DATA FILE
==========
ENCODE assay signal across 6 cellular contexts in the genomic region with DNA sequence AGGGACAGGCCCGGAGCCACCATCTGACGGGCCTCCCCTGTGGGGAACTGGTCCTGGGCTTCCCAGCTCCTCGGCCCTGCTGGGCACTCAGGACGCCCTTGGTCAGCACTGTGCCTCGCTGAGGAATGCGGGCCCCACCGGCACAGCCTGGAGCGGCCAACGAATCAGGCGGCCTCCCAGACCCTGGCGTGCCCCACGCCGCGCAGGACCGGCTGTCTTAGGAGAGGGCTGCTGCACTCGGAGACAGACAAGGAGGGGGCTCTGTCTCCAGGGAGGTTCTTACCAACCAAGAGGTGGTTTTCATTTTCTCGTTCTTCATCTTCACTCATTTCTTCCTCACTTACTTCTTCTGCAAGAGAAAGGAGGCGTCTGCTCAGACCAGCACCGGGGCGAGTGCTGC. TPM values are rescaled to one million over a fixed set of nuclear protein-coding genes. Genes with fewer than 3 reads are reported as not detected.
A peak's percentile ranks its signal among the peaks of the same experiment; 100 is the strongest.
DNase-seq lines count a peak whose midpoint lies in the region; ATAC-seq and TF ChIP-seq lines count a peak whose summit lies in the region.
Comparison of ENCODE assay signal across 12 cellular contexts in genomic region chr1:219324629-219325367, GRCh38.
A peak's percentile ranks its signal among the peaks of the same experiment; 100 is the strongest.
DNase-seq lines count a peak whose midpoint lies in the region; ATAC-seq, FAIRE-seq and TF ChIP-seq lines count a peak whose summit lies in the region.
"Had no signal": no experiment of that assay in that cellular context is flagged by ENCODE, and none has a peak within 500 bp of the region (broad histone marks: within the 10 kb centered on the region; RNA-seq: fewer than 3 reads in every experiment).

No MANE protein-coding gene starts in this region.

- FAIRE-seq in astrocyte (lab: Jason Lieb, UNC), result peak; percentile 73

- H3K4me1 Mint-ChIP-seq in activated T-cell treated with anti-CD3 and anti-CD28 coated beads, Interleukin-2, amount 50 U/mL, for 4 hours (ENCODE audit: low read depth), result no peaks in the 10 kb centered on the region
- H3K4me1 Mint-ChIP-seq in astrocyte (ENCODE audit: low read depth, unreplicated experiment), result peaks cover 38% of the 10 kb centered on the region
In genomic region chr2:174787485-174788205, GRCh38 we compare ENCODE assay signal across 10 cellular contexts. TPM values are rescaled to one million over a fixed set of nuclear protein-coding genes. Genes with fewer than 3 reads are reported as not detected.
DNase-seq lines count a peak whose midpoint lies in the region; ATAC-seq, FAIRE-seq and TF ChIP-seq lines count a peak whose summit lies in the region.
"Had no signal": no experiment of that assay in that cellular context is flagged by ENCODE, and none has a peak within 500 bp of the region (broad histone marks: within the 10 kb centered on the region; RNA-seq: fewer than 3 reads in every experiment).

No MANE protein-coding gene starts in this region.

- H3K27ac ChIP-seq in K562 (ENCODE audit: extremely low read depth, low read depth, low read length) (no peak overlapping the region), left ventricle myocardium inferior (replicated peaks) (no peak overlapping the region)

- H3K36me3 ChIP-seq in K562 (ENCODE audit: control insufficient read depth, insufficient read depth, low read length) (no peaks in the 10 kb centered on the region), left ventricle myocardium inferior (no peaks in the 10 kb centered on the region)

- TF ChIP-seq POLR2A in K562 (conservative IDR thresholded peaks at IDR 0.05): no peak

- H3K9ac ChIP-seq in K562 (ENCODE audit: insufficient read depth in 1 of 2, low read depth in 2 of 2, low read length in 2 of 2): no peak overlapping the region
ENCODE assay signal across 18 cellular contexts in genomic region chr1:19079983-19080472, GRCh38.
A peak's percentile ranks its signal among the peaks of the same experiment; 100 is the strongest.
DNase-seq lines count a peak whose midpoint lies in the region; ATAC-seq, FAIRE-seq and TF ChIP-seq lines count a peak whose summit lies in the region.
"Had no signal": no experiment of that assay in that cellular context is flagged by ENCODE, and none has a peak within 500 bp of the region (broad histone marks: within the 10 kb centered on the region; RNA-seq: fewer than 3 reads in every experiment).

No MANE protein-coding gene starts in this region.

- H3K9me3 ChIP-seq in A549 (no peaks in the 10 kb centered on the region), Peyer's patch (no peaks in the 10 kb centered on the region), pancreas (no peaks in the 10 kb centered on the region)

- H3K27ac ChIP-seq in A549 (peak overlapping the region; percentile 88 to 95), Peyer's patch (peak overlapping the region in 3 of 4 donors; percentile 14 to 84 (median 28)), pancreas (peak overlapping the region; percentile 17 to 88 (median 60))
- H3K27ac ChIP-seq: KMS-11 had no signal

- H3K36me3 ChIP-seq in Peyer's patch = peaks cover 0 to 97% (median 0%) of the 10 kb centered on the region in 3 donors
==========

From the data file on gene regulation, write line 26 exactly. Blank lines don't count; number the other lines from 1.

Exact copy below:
- H3K27ac ChIP-seq in A549 (peak overlapping the region; percentile 88 to 95), Peyer's patch (peak overlapping the region in 3 of 4 donors; percentile 14 to 84 (median 28)), pancreas (peak overlapping the region; percentile 17 to 88 (median 60))